Pesticides and other hazardous chemicals in the environment are of growing concern as to the "real" risk to an expanding Ohio population. Exposure assessment is a vital component of the quantitative risk assessment procedures utilized to produce pesticide regulatory decisions. The EPA has published general guidelines for exposure assessments. LPCAT is currently evaluating the capture efficiencies of passive dosimeters (as part of a USEPA grant), and has developed a wind tunnel model to predict exposure related to pesticide drift to humans and water in the immediate vicinity. Meteorological conditions, exposure duration, type of exposure (activity pattern by species), and active ingredient (AI) formulation and application technologies are all important in establishing real risk (hazard) projections or risk reduction strategies. Further confounding the issue are the differential capture efficiencies expressed by various dosimeters, human skin, and protective clothing, as well as non-target species. Neglect of these differences can mislead the risk assessment resolution.
A novel system has been devised for examining the relative capture efficiencies of dosimeters. Capture efficiency is defined as the mass of material captured by an object (dosimeter) placed in an air stream relative to the mass of material that would pass through the targets projected area, had it not been there. The system is comprised of the following components: wind tunnel, fluorescent tracer solution, an atomizer and the capture efficiency test device. Data are presented on the standardization of the model and examples of capture efficiencies of several commonly utilized dosimeters. The proposed system is flexible in terms of duration of exposure, drop-sizes used, and amount of material introduced to the device. Thus, in addition to the wind tunnel laboratory studies, the system may be used to monitor exposure hazards in an array of real-world application scenarios. The potential utilization of such knowledge and monitoring technology is expected to be incorporated into the NIOSH supported study "Ohio Farm Family Health and Hazard Surveillance Program", Jay Wilkins (PI). Exposure of farm families to pesticides will be one of the safety hazards monitored in the Ohio study. This model can thus be validated as a tool to quantify off-site exposure to pesticides. The data should allow a better understanding and, hence, characterization of potential chemical risks via various routes of exposure for farm families.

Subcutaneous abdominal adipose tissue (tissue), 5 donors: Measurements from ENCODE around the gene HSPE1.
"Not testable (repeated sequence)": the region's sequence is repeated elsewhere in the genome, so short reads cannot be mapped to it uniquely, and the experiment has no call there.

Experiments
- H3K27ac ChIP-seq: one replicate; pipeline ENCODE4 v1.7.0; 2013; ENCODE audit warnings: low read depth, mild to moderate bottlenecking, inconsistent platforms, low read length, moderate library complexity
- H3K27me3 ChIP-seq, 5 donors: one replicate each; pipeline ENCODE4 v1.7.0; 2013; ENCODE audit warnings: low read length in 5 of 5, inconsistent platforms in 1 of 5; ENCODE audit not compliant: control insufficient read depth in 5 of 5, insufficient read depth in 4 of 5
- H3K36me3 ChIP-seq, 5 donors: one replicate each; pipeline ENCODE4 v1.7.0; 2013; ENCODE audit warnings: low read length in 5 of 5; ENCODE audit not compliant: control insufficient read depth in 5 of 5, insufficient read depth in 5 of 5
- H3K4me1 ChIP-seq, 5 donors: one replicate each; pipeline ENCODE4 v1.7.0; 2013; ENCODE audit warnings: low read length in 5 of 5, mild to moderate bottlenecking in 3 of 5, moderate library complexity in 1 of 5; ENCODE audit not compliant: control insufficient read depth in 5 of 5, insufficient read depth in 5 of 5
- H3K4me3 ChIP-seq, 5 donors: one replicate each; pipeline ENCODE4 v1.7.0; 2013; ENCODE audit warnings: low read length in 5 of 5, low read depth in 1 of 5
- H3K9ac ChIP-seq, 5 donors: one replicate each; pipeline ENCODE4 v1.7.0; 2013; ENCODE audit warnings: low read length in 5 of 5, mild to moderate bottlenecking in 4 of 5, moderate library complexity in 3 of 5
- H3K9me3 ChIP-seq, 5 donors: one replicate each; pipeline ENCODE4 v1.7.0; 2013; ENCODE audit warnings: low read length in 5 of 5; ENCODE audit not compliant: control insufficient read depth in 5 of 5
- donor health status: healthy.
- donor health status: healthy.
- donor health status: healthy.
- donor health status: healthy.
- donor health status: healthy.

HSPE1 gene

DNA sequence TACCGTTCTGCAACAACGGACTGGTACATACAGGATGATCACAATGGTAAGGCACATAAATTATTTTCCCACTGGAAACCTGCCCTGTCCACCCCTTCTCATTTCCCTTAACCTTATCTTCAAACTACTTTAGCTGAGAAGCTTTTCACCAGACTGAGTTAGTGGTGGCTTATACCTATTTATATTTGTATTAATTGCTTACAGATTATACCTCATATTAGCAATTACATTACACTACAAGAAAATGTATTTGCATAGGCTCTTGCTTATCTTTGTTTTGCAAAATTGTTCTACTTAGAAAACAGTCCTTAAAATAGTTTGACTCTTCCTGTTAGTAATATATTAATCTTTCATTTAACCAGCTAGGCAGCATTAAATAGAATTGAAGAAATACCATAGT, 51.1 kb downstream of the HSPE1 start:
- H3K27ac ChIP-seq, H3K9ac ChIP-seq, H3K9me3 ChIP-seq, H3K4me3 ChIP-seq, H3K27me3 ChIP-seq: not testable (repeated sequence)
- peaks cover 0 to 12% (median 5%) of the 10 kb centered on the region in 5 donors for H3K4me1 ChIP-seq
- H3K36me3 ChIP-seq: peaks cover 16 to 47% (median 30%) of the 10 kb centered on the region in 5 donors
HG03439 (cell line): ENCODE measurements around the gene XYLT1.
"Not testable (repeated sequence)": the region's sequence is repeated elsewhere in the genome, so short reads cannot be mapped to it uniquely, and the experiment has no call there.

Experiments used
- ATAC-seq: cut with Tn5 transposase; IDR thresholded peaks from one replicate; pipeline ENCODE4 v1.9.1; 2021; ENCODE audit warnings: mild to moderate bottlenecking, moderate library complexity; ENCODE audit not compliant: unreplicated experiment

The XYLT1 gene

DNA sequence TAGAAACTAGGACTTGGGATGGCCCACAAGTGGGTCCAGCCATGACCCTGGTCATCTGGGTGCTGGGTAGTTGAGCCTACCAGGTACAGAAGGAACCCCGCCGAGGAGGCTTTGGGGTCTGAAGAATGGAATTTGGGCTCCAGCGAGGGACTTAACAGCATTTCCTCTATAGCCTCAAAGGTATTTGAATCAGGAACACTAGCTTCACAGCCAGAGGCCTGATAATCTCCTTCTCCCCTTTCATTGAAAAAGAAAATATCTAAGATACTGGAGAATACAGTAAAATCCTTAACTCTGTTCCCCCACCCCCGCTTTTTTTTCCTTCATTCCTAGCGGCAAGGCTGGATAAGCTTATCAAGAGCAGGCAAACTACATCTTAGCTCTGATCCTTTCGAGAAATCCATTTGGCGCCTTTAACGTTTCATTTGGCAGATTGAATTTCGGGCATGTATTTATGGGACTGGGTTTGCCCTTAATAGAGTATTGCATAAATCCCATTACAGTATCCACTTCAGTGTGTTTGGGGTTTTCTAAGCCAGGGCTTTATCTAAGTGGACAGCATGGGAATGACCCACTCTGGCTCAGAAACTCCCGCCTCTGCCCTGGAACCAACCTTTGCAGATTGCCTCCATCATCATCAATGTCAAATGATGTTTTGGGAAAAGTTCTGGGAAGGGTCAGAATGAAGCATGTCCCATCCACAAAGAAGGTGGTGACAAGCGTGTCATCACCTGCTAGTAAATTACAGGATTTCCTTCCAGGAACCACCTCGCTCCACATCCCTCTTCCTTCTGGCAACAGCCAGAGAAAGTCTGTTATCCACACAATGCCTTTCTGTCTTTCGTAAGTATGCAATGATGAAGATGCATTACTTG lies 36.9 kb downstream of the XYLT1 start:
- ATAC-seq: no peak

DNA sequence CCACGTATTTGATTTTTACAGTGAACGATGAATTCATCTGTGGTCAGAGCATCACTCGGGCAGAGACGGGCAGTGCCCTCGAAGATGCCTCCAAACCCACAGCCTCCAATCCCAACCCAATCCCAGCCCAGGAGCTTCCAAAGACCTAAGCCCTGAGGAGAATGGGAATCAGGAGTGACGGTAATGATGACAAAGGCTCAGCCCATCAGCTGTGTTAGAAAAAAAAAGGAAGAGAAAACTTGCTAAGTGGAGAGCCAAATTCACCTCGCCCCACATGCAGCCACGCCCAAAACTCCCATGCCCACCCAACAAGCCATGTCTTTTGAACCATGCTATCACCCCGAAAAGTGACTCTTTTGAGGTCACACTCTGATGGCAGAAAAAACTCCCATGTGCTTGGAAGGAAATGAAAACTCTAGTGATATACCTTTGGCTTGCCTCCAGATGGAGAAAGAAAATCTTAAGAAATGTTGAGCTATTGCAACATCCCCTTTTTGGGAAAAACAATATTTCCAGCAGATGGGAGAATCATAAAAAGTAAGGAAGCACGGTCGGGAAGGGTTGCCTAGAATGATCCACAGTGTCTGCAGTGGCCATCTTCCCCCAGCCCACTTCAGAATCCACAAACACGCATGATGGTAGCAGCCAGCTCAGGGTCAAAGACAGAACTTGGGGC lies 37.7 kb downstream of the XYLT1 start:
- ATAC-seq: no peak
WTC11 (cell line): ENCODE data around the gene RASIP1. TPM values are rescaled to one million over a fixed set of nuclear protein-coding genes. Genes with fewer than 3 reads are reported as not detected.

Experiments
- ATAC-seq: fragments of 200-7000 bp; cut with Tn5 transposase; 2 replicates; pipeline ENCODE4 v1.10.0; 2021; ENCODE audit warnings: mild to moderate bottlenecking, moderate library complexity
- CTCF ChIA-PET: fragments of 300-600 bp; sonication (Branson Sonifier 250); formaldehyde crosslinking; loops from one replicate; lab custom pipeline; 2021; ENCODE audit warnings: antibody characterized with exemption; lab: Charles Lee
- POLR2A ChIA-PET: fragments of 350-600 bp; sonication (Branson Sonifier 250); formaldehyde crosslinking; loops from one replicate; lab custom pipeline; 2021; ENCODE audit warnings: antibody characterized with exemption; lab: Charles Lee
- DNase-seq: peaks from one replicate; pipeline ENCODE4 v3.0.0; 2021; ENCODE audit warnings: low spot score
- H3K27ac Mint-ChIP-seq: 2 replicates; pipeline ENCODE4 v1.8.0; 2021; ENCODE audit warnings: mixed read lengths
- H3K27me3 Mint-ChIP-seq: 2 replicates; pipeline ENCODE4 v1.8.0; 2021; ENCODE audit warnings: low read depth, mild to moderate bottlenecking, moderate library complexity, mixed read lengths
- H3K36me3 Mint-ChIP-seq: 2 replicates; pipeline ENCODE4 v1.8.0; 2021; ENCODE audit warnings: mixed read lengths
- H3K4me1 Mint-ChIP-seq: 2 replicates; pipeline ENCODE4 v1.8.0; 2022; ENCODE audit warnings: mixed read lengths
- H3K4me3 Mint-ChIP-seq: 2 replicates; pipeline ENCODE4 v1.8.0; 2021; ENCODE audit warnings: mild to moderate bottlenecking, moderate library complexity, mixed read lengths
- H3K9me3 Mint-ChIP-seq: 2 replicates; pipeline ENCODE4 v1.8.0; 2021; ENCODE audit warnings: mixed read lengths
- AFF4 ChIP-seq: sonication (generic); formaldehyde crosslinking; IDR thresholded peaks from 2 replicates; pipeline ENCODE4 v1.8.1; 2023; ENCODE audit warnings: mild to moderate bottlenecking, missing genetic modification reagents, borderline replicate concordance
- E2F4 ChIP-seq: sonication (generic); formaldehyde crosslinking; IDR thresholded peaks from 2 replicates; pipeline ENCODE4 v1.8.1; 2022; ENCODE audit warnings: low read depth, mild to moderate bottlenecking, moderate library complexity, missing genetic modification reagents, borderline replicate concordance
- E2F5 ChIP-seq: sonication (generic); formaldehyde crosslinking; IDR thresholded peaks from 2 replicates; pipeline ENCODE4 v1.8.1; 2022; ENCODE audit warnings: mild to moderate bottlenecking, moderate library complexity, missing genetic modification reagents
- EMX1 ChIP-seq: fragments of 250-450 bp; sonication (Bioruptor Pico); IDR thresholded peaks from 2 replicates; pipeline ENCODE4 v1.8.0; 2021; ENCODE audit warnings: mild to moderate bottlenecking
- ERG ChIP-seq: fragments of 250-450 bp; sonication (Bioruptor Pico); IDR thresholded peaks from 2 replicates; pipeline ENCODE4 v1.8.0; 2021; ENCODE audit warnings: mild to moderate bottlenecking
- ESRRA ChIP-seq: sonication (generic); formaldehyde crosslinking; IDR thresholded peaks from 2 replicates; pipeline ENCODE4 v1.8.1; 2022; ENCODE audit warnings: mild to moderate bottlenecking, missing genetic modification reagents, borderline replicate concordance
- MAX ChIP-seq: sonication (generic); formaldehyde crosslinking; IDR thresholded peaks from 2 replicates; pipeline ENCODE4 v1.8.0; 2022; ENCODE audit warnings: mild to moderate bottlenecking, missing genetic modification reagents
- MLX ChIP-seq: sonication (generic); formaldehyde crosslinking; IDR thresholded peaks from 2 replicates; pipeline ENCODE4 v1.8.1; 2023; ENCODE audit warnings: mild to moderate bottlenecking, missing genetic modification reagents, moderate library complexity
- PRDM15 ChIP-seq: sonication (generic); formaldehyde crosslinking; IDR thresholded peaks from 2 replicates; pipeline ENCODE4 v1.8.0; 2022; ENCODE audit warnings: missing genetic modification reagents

This research abstract was extracted from a portion of the proceedings of "Agricultural Safety and Health: Detection, Prevention and Intervention," a conference presented by the Ohio State University and the Ohio Department of Health, sponsored by the Centers for Disease Control/National Institute for Occupational Safety and Health.
The authors noted above are from: All from the Laboratory for Pest Control Application Technology, The Ohio State University, Wooster, OH.
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